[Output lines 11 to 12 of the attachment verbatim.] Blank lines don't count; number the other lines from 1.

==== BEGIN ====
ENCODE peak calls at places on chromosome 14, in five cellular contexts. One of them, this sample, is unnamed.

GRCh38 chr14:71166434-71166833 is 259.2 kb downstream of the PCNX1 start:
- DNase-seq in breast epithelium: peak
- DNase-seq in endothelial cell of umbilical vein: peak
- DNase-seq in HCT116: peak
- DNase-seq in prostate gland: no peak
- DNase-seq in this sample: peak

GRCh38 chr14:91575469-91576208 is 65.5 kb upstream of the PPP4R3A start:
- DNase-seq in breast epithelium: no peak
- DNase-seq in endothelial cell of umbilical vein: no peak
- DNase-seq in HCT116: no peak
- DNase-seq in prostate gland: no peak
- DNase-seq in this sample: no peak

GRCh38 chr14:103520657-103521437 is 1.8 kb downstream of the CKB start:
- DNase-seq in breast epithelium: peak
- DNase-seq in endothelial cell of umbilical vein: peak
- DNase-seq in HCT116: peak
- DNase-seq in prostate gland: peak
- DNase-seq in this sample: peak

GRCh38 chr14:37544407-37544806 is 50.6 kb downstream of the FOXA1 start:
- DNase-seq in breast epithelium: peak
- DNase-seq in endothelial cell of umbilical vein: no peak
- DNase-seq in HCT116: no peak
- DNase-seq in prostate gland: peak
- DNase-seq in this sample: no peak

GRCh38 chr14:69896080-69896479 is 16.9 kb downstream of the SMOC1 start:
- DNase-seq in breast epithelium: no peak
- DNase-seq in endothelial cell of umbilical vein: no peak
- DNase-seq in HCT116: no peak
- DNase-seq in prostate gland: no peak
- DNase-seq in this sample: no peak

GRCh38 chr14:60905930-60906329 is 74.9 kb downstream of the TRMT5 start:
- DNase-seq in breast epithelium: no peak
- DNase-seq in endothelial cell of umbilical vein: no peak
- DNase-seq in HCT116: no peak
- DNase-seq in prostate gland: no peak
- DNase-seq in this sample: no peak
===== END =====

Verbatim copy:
- DNase-seq in HCT116: no peak
- DNase-seq in prostate gland: no peak